When I needed to learn how to swim, he threw me in the pool. When I needed to learn how to ride a bike, he went alongside me and made sure I didn't fall too badly. When I needed to learn how to drive, he was there next to me, making sure I didn't crash.

5. He encourages me to best the best I can be.

My dad sees the best in me, no matter how much I fail. He's always there to support me and turn my failures into successes. He can sit on the phone with me for hours, talking future career stuff and listening to me lay out my future plans and goals. He wants the absolute best for me, and no is never an option, he is always willing to do whatever it takes to get me where I need to be.

6. He gets sentimental way too often, but it's cute.

Whether you're sitting down at the kitchen table, reminiscing about your childhood, or that one song comes on that your dad insists you will dance to together on your wedding day, your dad's emotions often come out in the cutest possible way, forever reminding you how loved you are.

7. He supports you, emotionally and financially.

Need to vent about a guy in your life that isn't treating you well? My dad is there. Need some extra cash to help fund spring break? He's there for that, too.

8. He shows me how I should be treated.

Yes, my dad treats me like a princess, and I don't expect every guy I meet to wait on me hand and foot, but I do expect respect, and that's exactly what my dad showed I deserve. From the way he loves, admires, and respects me, he shows me that there are guys out there who will one day come along and treat me like that. My dad always advises me to not put up with less than I deserve and assures me that the right guy will come along one day.

For these reasons and more, my dad will forever be my No. 1 man. I love you!

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From One Nerd To Another

My contemplation of the complexities between different forms of art.


Aside from reading Guy Harrison's guide to eliminating scientific ignorance called, "At Least Know This: Essential Science to Enhance Your Life" and, "The Breakthrough: Immunotherapy and the Race to Cure Cancer" by Charles Graeber, an informative and emotional historical account explaining the potential use of our own immune systems to cure cancer, I read articles and worked on my own writing in order to keep learning while enjoying my winter break back in December. I also took a trip to the Guggenheim Museum.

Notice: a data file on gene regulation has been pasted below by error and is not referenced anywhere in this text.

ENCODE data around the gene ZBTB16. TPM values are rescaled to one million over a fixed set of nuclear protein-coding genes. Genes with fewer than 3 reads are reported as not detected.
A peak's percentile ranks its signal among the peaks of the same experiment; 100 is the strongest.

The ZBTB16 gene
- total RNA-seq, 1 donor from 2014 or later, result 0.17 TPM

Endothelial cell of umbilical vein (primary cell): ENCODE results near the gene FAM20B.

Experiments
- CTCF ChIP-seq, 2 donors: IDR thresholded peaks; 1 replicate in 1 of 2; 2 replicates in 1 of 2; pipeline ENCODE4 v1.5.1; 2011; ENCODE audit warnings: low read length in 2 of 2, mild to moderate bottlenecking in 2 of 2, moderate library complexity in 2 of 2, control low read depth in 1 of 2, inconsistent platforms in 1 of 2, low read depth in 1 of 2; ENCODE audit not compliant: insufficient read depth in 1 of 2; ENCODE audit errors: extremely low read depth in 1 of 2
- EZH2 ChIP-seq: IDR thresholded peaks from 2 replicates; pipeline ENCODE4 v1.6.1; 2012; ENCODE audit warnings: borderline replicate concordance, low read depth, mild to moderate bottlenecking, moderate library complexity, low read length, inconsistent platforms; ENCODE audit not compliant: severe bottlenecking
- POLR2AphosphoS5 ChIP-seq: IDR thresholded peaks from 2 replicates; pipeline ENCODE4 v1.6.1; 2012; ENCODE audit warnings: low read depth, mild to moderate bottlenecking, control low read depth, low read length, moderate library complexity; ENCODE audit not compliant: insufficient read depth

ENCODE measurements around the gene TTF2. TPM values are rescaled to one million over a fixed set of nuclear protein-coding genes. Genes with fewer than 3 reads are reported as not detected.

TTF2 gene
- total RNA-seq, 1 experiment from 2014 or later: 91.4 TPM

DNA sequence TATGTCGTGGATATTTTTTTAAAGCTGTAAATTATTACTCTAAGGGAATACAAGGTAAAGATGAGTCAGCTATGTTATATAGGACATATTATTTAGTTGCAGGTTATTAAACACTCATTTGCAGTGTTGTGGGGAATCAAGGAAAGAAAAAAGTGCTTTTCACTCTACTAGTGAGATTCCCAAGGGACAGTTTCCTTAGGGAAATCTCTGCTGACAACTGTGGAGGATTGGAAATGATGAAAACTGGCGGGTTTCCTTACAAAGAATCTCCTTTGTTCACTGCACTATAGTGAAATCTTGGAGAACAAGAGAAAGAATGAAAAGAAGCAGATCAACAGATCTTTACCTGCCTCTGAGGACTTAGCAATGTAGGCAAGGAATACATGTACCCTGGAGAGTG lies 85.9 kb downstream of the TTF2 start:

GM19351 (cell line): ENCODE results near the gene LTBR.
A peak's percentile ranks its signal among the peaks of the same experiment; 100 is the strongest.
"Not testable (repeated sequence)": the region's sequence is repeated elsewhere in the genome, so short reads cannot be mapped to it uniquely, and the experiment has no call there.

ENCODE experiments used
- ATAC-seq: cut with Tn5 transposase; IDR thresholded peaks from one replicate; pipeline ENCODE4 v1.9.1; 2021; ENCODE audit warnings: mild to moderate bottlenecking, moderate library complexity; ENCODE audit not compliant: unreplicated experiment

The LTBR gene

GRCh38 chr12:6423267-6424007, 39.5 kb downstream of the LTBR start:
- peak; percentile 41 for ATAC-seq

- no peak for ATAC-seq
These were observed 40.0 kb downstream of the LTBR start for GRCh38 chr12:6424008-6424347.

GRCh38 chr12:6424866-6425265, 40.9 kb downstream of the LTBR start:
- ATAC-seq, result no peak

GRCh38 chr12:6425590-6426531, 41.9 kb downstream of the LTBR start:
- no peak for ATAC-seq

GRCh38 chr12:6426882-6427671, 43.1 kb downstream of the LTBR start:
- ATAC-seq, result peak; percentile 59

I wish I was artistic. Generally, I walk through museums in awe of what artists can do. The colors and dainty details simultaneously inspire me and remind me of what little talent I posses holding a paintbrush. Walking through the Guggenheim was no exception. Most of the pieces are done by Hilma af Klint, a 20th-century Swedish artist expressing her beliefs and curiosity about the universe through her abstract painting. I was mostly at the exhibit to appease my mom (a K - 8th-grade art teacher), but as we continued to look at each piece and read their descriptions, I slowly began to appreciate them and their underlying meanings.

I like writing that integrates symbols, double meanings, and metaphors into its message because I think that the best works of art are the ones that have to be sought after. If the writer simply tells you exactly what they were thinking and how their words should be interpreted, there's no room for imagination. An unpopular opinion in high school was that reading "The Scarlet Letter" by Nathaniel Hawthorne was fun. Well, I thought it was. At the beginning of the book, there's a scene where Hawthorne describes a wild rosebush that sits just outside of the community prison. As you read, you are free to decide whether it's an image of morality, the last taste of freedom and natural beauty for criminals walking toward their doom, or a symbol of the relationship between the Puritans with their prison-like expectations and Hester, the main character, who blossoms into herself throughout the novel. Whichever one you think it is doesn't matter, the point is that the rosebush can symbolize whatever you want it to. It's the same with paintings - they can be interpreted however you want them to be.

As we walked through the building, its spiral design leading us further and further upwards, we were able to catch glimpses of af Klint's life through the strokes of her brush. My favorite of her collections was one titled, "Evolution." As a science nerd myself, the idea that the story of our existence was being incorporated into art intrigued me. One piece represented the eras of geological time through her use of spirals and snails colored abstractly. She clued you into the story she was telling by using different colors and tones to represent different periods. It felt like reading "The Scarlet Letter" and my biology textbook at the same time. Maybe that sounds like the worst thing ever, but to me it was heaven. Art isn't just art and science isn't just science. Aspects of different studies coexist and join together to form something amazing that will speak to even the most untalented patron walking through the museum halls.